Fall Prevention 101

Six tips to minimize the risk of falling

By Alison Stanton

More than a quarter of adults 65 and older fall each year, and falling once doubles their chances of falling again, according to the Centers for Disease Control and Prevention. And out of every five who fall, one is seriously injured.

Many falls, however, are preventable, says Exercise Physiologist Rhonda Zonoozi. In fact, at the Sun Health Center for Health & Wellbeing, Rhonda has helped hundreds of people learn how to improve their balance and minimize their fall risks.

Here are some of her tips:

Tip 1: Don’t resist the assistive devices

Rhonda tells a story about a client who began using a cane to help her walk. Some of the client’s friends teased her when they saw the cane. “She set them straight,” Rhonda says, “pointing out that their eye glasses assisted them with their vision, just like her cane assisted her with walking.”

Used properly, assistive devices such as canes, glasses, hearing aids, walkers and countless other devices, can improve our health, safety and quality of life. “It’s common for people to view assistive devices as signs of weakness or a decline in abilities,” Rhonda says. “The exact opposite is true. They can help us stay able-bodied.” 

Tip 2: Review medications annually with a doctor or pharmacist

Some medications may lead to an increased risk of falling, and some interact with each other. Review everything annually, including over-the-counter medications, herbs and supplements.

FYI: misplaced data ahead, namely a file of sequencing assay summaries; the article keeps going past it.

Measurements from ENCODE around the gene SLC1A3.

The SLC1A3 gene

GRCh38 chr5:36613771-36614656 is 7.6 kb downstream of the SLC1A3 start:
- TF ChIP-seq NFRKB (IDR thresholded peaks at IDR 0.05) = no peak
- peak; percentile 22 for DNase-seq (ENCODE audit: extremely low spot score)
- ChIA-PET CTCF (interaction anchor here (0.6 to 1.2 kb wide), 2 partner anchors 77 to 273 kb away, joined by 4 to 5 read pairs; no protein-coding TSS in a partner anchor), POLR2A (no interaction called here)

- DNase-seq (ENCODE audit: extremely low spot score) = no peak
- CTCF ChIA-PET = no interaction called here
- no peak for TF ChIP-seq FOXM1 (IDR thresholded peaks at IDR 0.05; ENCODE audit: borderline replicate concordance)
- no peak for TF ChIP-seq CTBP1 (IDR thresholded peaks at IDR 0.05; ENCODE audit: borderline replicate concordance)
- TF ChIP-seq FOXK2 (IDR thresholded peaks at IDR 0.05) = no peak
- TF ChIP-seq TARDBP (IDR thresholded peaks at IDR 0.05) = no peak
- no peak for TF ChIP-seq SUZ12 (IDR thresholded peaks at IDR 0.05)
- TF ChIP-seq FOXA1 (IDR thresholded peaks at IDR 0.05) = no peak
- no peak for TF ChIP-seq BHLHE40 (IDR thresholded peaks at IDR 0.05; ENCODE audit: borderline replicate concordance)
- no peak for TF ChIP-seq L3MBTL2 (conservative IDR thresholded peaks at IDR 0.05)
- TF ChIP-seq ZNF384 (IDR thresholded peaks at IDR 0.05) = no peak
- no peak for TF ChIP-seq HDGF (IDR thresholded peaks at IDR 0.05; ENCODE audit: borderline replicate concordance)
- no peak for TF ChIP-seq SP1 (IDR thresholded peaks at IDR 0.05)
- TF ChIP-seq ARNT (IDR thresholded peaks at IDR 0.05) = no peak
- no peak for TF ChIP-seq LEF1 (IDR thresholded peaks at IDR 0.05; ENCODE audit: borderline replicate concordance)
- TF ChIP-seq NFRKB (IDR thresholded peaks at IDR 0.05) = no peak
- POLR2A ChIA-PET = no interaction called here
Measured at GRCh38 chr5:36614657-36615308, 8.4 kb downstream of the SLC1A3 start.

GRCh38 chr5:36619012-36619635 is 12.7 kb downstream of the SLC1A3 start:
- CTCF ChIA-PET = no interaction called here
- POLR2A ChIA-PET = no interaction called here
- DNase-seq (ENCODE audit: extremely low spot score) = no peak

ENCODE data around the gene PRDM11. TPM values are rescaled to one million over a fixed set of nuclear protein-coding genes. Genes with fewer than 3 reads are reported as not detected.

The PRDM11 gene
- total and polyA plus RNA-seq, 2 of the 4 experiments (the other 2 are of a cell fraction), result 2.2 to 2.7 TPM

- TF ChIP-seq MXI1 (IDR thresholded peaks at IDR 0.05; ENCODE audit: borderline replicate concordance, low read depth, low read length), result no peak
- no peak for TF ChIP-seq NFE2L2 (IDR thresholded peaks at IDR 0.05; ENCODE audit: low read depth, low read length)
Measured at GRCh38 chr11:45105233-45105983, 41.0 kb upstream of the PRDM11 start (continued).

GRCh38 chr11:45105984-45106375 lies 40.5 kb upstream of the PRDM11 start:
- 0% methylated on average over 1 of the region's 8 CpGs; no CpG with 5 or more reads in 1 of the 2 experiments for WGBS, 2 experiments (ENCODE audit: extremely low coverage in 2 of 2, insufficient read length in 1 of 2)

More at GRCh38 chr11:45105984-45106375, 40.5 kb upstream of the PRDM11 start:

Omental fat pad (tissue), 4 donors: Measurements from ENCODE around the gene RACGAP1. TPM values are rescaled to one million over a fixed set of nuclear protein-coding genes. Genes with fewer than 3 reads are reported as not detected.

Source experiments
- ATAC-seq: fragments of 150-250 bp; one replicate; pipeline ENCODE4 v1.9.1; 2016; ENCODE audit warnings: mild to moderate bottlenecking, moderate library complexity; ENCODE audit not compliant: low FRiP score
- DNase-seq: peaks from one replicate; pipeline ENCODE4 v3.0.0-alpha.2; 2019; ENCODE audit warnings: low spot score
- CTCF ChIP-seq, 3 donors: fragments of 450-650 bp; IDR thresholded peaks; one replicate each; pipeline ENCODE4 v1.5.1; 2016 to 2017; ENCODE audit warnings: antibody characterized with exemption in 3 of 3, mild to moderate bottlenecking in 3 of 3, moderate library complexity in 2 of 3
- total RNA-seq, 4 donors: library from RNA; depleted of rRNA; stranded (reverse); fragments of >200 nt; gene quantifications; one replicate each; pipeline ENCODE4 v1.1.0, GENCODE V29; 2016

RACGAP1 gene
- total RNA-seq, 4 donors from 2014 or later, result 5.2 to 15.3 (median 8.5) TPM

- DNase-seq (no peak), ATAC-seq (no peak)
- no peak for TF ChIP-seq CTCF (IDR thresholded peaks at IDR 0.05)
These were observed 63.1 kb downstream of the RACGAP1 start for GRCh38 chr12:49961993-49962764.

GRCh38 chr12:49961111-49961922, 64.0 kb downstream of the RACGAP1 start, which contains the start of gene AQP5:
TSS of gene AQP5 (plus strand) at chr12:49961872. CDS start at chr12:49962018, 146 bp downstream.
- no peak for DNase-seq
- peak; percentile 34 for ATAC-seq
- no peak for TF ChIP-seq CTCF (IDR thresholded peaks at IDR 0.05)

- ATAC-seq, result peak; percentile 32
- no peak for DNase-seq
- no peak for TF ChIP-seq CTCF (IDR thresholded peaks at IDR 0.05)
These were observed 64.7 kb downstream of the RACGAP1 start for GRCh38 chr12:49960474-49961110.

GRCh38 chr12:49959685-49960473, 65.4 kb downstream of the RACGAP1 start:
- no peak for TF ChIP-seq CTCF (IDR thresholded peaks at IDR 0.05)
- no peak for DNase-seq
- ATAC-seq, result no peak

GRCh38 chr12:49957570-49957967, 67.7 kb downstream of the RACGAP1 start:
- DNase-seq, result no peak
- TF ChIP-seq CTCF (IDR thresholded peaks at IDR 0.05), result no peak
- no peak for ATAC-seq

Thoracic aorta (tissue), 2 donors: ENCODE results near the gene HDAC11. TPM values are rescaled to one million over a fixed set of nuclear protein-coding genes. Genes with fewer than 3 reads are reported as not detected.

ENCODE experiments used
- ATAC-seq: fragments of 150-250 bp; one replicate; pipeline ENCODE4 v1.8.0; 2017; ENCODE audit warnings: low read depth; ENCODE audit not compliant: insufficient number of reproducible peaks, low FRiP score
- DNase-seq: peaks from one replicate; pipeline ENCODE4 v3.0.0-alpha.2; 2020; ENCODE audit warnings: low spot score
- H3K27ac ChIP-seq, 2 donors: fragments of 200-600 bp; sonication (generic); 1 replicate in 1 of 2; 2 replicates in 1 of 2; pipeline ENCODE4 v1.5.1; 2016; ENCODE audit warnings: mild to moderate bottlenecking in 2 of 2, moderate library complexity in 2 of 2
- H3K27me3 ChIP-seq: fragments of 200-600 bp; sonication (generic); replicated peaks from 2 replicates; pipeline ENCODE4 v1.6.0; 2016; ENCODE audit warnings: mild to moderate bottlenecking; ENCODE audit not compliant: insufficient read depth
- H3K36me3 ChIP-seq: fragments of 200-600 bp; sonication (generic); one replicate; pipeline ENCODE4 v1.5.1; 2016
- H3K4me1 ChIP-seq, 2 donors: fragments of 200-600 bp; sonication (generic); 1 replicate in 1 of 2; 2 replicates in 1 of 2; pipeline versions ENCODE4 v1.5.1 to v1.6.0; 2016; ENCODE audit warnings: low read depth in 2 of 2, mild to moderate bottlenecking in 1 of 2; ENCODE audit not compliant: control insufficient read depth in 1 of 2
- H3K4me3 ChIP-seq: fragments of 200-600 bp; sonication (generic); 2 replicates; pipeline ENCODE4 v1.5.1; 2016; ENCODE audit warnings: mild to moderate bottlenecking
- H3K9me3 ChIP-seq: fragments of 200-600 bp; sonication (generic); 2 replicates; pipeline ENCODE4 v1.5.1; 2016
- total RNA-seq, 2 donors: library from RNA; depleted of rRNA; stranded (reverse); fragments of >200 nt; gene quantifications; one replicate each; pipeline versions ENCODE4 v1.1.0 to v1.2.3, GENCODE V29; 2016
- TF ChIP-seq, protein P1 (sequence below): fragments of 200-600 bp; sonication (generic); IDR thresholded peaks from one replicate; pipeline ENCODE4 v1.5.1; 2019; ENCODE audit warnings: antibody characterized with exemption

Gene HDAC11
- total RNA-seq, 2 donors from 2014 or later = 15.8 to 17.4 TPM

Tip 3: Keep an eye on your eyes and ears 

“It is important to have your eyes and ears checked regularly,” Rhonda says. Even mild hearing loss or impaired vision can increase one’s fall risk.

Tip 4: Wear “friendly” footwear

Shoes should fit and have good traction. Avoid walking around the house in socks or stockings. Keep your shoes on in the house or wear slippers that are non-slippery. 

Tip 5: Fall-proof your home

Make sure you have good lighting throughout the house, including night lights. Keep a flashlight by the bed to use if you get up in the dark. Keep pathways clear. Toss the throw rugs and keep pet toys picked up.

Tip 6: Build up lower-body muscles

“I cannot overemphasize the importance of having strong legs to help with fall prevention,” Rhonda says. “A simple exercise to build leg strength involves getting up and down out of a chair 10 to 15 times in a row without using your hands.”

Rhonda Zonoozi will present “Balancing Your Fall Risk” on
Friday, June 14, 1:30-3 p.m. 

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